White marbles as a symbol of prestige
From 1602 to 1707, the Spanish ruled over Finale, bringing about significant economic prosperity for the Marquisate. During this period, the magnificent 17th-century basilicas were built, which were requested by a flourishing community like Finalmarina or were part of long-established traditions, as seen in the example of Finalborgo.
In 1619, the construction of a new and prestigious church dedicated to San Giovanni Battista started at the Marina. This church replaced the old paleochristian and medieval parish church. After an impressive 55 years, the building was finally completed. The magnificent structure boasts a nave and two aisles, which are distinguished by twin columns made from the finest white marble sourced from Carrara quarries.
The community of Borgo decided to build a new parish church in 1634. Architect Andrea Storace was entrusted with the construction work, which lasted for several decades. The population made significant sacrifices to bring this impressive structure to life, and in 1690, it was finally consecrated.
During the latter half of the 18th century, the church finally acquired stunning white marble pieces that were created during the era of the late Genoese Baroque. These works are considered among the most unique and original of their time.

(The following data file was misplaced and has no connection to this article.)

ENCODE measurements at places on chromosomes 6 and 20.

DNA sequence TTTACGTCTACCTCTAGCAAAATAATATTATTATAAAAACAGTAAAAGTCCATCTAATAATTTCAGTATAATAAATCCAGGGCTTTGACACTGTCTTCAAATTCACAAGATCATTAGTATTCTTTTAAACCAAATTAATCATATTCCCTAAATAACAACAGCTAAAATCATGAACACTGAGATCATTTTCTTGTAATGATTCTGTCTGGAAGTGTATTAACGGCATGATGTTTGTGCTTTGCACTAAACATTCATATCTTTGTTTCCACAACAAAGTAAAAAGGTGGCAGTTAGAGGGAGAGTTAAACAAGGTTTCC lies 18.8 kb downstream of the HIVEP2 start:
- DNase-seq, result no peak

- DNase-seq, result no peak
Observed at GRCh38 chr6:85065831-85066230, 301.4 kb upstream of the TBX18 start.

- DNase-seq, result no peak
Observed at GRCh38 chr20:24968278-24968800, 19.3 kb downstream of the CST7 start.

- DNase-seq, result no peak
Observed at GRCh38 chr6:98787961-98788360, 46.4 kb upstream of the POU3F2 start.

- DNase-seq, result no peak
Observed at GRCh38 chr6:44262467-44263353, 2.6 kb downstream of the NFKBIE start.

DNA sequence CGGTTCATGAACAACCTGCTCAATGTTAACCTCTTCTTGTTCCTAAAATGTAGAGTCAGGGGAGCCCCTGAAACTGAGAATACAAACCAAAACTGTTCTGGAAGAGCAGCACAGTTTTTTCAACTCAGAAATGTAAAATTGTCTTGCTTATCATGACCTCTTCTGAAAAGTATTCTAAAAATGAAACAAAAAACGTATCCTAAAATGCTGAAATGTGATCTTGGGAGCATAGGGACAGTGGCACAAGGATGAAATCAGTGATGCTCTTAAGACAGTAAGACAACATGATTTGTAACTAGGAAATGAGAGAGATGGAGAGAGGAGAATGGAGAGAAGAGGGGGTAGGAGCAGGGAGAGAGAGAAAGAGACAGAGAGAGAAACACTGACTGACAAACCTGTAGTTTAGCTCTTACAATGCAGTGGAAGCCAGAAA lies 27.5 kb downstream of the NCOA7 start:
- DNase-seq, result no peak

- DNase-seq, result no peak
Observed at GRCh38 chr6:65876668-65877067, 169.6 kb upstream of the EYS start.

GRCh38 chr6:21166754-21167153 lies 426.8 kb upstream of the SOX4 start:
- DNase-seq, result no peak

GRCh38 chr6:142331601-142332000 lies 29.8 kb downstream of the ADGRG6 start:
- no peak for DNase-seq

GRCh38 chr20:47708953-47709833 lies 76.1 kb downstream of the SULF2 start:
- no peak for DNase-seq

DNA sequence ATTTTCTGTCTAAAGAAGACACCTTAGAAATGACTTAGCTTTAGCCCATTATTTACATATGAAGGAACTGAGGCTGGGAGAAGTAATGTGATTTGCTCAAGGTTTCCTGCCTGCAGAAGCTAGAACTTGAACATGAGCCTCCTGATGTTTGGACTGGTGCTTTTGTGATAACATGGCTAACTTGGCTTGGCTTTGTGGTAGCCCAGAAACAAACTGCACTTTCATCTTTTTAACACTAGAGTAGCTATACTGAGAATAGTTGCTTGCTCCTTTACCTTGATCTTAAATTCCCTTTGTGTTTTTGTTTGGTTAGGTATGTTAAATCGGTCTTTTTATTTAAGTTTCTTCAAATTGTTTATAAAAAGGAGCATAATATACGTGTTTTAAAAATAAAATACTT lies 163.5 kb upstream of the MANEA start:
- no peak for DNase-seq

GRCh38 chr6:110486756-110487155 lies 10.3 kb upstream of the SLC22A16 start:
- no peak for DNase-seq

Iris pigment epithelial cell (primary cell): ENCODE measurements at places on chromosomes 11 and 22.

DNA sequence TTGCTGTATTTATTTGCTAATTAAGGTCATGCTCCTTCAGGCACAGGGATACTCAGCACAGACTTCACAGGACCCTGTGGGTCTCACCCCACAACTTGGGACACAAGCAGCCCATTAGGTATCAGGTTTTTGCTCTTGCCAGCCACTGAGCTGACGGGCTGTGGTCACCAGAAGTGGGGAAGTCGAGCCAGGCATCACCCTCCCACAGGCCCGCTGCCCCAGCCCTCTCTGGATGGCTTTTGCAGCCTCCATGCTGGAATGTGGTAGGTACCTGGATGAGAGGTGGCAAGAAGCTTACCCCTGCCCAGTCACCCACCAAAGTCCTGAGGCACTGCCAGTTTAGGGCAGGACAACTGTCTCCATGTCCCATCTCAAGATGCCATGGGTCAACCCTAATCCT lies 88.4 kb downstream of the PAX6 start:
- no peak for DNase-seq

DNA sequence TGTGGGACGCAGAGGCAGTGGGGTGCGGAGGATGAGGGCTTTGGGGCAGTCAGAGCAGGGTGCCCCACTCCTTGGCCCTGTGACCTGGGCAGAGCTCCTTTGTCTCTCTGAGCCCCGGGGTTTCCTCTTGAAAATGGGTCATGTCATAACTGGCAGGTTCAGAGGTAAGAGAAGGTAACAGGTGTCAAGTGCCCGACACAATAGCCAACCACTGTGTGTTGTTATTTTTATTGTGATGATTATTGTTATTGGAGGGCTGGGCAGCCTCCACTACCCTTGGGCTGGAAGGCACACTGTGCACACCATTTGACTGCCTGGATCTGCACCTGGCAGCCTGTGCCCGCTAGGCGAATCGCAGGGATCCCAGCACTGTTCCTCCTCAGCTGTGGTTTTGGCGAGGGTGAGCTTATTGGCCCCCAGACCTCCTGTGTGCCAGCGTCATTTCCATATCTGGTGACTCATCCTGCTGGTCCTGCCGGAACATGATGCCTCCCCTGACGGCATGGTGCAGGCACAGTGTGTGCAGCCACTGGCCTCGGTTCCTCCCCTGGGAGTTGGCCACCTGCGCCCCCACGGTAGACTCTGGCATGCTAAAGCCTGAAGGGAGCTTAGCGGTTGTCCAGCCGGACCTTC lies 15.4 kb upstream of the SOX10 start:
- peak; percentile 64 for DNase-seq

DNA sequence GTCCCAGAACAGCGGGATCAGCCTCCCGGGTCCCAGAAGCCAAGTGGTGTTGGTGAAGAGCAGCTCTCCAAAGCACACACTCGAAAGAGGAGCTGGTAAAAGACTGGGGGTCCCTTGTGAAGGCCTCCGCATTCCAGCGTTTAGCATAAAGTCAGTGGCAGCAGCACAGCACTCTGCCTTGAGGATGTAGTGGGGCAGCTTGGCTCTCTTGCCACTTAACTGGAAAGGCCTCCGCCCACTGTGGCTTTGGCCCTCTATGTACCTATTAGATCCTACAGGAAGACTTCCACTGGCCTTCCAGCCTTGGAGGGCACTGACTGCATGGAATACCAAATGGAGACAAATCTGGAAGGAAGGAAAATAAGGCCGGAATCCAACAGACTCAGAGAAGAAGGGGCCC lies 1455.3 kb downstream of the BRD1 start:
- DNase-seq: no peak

In 1765, Pasquale Bocciardo crafted an imaginative pulpit portraying the chariot of the prophet Ezekiel, encircled by the symbols of the evangelists. The pulpit is upheld by a column of clouds, which angels moved with their breath.
In 1791 the stunning main altar was commissioned to Andrea Casareggio and Girolamo Bocciardo, both from Genoa.
The latter is also the author of the splendid white marble balustrade that separates the presbytery from the nave, executed in 1792 with four figures of angels holding the Eucharistic tablecloth. This sculpture serves as a remarkable representation of late 18th-century Ligurian art. It embodies neoclassical aesthetics while also incorporating elements of the Roman Baroque era, particularly in the dynamic depiction of angels.
The realistic marble lace tablecloth is intricately decorated and engraved with great precision, reminiscent of the artistic excellence of the Baroque era.